Zagato and CPP from Vladimir Antonov have now started a joint venture called CPP Milan, which is a new business now managing Zagato operations. The deal was signed by Andrea Zagato and Brendan O’Toole, and has been described as a way of securing the “long-term independence” of Zagato.
The deal should provide the Milanese coachbuilder with some new opportunities and make it more competitive in the market. It will maintain its independence but will use CPP as its technical partner, with Andrea Zagato saying in a statement: “It was quite clear for several years that our creations were complementary with CPP’s manufacturing capabilities.”
The web is abuzz with unofficial news that CPP, or Coventry Prototype Panels, has bought Italian car design firm Zagato, recently famous for its Aston Martin V12 Zagato. CPP is owned by Vladimir Antonov, who originally expressed a desire to buy Saab, but then purchased the exotic car arm Spyker instead.
If the reports prove to be true, Antonov will be building quite a little niche company with CPP, Spyker, Bowler offroad racing and now Zagato design. The reports have obviously lead to our excitement getting away from us, and various theories of future models that we might see. Think Zagato design on a Spyker supercar and you’re with us.
Saab has sold a 30-percent stake to the Hawtai Motor Group Company Limited in a deal worth €150 million. Struggling to stay afloat, Saab has been looking for other investment sources and the Chinese group also provided an option for overseas interest outside the EU. The deal includes 120 million euros subscription for 24.6 million Saab shares and a 30-million euro convertible loan.
Approval from the European Investment Bank (EIB) and the Swedish Debt Office is pending, and approval from the Chinese end could take six to 12 months. The company plans that this financing will furnish some mid-term operational needs and will obviously give it access to the Chinese car market - where every car manufacturer wants to be right now.
It’s unclear what kind of operational or production procedures will be shared, but according to reports, Hawtai is keen to expand its production, up to about one million vehicles by 2015. There is no further news about the courting of Saab investment from Vladimir Antonov, but a few days ago offers from him were said to be under consideration, pending approval as well.
If it all pans out, Saab is planning a global tour to introduce everybody and while we’re tempted to say it sounds like an international picnic, the new investment will mark another new chapter in Saab’s recent turbulent history, and quite an ecletic company at that.
General Motors has given initial tentative approval for Russian investor Vladimir Antonov to become a shareholder in Saab, a move which has also been mirrored by approval from the Swedish debt office. According to reports, Saab can expect up to €30 million in financing from Antonov, who is looking like the one option at this stage to save the autocar maker.
GM still has some interest in Saab with redeemable preference shares, and is quoted as saying that the agreement: “requires certain specific actions to be taken by Saab which have not yet been completed, as well as certain formal consents, approvals and waivers which Saab has not yet obtained.”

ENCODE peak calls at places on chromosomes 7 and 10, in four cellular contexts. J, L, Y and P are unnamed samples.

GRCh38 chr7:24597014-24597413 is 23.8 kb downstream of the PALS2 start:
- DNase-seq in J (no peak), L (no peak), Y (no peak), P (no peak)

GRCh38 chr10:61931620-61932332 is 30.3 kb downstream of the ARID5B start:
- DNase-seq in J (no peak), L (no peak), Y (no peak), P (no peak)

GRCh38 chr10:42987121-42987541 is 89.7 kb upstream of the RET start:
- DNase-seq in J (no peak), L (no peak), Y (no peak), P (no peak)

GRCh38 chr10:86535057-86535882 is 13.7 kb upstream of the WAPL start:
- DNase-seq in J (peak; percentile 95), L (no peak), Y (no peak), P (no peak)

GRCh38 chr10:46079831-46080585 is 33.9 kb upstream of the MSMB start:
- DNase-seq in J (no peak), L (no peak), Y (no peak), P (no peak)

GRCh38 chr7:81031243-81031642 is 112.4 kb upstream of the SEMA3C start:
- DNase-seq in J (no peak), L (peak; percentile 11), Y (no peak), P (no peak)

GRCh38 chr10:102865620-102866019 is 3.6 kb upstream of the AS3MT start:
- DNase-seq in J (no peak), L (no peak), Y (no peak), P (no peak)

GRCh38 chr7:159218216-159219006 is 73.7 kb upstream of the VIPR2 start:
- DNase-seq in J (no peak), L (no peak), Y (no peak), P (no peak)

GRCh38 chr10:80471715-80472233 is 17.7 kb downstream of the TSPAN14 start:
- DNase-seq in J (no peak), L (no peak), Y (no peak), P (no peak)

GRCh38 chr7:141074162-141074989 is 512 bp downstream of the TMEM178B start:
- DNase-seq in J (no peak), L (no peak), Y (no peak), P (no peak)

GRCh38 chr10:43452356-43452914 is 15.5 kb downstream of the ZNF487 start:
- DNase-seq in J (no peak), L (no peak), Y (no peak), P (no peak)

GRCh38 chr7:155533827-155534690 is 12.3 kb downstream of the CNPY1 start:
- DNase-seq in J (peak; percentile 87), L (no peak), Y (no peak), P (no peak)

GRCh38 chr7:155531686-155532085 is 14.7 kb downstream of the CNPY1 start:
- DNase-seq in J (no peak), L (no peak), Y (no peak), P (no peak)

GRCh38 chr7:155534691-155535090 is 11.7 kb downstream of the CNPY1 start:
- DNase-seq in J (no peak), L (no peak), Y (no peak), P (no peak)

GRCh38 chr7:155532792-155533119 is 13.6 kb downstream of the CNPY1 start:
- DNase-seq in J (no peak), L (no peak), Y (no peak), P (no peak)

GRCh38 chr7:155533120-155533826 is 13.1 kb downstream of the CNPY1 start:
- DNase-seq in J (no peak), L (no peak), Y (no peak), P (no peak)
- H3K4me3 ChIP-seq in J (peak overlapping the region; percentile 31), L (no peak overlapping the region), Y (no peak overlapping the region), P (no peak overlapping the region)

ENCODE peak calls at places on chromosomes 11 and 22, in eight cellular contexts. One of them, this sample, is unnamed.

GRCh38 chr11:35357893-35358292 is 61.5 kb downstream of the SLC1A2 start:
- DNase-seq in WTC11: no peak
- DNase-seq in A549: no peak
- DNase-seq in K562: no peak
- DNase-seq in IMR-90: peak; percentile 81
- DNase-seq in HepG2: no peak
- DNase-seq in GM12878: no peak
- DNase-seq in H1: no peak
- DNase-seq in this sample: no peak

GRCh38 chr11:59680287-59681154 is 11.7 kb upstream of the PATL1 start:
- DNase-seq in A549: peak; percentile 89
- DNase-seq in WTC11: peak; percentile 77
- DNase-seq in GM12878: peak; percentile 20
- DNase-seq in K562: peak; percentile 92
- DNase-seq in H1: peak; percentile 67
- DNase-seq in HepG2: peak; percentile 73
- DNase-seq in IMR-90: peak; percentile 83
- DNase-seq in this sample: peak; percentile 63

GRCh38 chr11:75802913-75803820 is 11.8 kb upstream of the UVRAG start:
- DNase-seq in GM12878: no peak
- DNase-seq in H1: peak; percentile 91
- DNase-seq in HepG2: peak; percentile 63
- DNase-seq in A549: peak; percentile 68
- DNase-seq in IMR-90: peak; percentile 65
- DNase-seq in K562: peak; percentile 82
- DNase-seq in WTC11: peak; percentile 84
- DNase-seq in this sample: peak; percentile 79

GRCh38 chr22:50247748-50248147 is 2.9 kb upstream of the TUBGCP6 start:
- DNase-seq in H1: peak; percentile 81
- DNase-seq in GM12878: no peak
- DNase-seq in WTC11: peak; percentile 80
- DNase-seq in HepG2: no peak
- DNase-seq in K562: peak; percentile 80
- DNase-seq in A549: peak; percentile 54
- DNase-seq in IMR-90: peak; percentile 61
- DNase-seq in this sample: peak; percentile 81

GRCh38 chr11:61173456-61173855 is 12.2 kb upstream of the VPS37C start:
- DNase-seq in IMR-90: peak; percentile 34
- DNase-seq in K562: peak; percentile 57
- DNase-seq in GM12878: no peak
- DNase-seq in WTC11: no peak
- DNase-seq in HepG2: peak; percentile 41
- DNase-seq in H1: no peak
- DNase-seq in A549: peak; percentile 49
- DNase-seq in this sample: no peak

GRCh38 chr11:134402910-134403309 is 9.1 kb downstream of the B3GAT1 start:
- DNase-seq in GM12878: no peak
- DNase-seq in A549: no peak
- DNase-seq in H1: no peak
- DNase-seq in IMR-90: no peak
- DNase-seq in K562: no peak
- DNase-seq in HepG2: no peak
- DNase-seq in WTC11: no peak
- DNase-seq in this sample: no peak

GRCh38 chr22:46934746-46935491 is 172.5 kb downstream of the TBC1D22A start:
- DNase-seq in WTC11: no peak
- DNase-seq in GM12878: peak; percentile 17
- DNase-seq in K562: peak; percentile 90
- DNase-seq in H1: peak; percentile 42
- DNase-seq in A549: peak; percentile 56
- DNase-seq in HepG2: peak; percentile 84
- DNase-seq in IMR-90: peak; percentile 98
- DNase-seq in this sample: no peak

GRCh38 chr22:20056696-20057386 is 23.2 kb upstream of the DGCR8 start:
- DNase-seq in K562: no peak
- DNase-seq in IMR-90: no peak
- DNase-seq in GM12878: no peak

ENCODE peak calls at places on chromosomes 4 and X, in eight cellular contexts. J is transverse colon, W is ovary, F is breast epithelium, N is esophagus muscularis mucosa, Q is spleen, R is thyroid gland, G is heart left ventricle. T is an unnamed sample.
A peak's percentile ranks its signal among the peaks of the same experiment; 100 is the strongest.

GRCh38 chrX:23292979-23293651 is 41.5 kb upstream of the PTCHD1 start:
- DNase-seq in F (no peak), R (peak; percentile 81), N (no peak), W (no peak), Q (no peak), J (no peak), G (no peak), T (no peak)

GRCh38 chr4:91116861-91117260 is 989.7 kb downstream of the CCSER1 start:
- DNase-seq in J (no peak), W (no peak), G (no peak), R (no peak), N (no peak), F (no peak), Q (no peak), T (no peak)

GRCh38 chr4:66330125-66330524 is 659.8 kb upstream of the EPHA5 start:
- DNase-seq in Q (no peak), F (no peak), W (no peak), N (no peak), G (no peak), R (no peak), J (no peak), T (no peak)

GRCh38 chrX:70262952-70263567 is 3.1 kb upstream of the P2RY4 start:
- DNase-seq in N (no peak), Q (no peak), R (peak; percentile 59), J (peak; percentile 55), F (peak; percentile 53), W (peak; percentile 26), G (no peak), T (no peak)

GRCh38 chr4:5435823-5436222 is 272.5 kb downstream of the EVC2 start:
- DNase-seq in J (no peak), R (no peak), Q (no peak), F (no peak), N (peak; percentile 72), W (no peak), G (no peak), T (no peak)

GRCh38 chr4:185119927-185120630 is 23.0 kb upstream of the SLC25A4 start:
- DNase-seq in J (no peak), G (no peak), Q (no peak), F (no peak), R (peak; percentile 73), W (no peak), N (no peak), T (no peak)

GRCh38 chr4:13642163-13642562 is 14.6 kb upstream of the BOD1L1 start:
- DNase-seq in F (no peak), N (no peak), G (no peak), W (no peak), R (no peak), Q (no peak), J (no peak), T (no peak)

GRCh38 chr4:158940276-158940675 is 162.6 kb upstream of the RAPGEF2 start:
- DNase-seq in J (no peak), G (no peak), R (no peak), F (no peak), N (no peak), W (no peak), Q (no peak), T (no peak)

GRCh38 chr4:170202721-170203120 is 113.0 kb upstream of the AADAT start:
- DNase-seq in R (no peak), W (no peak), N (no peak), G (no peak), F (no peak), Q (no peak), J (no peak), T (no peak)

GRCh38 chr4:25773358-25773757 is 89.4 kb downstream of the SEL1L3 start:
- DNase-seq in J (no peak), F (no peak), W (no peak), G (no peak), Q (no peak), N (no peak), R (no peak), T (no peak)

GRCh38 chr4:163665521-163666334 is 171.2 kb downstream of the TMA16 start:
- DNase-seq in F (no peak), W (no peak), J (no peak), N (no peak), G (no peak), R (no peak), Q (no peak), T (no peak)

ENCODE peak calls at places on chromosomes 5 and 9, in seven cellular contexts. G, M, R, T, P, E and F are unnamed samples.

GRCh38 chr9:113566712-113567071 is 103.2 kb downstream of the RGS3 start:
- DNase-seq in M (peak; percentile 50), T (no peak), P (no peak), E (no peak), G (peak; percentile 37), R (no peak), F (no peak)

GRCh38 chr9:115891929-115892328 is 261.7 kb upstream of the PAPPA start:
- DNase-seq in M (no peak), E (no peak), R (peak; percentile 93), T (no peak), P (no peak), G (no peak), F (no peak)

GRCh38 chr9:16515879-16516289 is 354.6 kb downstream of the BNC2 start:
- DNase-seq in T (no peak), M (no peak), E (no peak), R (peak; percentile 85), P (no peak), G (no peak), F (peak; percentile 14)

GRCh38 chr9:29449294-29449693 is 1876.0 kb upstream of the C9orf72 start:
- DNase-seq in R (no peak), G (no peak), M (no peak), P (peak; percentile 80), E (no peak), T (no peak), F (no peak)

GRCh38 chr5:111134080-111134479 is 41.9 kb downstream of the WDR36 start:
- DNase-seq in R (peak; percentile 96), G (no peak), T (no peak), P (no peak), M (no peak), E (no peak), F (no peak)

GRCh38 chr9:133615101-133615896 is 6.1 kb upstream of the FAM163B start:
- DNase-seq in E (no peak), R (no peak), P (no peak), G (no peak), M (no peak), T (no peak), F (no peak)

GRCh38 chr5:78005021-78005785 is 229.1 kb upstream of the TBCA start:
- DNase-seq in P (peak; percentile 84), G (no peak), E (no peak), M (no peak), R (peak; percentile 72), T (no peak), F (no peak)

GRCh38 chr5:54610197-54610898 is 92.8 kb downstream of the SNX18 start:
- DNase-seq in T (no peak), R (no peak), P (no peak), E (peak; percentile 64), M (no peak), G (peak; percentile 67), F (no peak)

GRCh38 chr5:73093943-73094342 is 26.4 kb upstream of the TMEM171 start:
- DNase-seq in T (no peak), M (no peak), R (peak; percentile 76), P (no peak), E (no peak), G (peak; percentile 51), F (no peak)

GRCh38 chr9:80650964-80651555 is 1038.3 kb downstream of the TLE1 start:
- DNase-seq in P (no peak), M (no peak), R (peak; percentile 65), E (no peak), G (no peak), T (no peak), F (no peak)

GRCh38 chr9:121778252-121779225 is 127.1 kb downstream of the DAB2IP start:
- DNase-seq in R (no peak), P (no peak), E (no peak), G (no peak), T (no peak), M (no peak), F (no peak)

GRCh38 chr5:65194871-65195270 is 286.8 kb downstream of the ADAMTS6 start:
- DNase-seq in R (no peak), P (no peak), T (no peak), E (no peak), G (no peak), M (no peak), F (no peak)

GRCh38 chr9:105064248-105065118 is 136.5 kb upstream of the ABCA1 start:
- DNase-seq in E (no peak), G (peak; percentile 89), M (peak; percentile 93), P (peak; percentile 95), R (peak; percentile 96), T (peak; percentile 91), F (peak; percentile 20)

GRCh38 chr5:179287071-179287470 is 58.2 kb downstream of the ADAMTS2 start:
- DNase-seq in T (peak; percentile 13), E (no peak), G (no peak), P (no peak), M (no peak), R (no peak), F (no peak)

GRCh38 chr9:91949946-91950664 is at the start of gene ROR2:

The process could prove a long one, with agreements still requiring approval from the European Investment Bank (EIB), which leant huge amounts of money to Saab, secured by the Swedish government, not to mention past accusations of Antonov’s involvement in organised crime and money laundering, for which he had to withdraw as a Spyker investor in the past.
Russian banker Vladimir Antonov has said that Saab will likely miss its 2011 sales target of 80,000 units this year. Antonov helped fund Spyker’s purchase of the GM Saab brand, and will purchase the niche sports car production unit from Spyker this year through its British holding company, CPP Global Holdings. Antonov predicts that instead of the 80,000 target, Saab will sell between 60 and 65,000 units this year.
That’s still up from last year’s 31,696 units sold, but it might not make Saab profitable enough for parent company Spyker. On selling its luxury car business, Spyker has said it will concentrate on Saab operations instead. Antonov has ruffled a few feathers at Saab, as the company looks to stay positive and follow its new business plan.
Obviously new beginnings are not always rosy, but Saab has been maintaining an optimistic outlook for its future operations. Commenting on Antonov’s statements, Saab head of communication Eric Geers says: “I know that at Saab we are moving ahead, we are following the business plan. The sales target is not our prime target. Our prime target is to follow our business plan and deliver, within the financial parameters.”
In the meantime, Spyker CEO Victor Muller has dismissed the claims as nonense, but has declined comment on whether Saab will need added capital in the future. Other analysts have suggested that Saab needs new investors that will provide technical expertise and not just finance. More to come from this story in the future.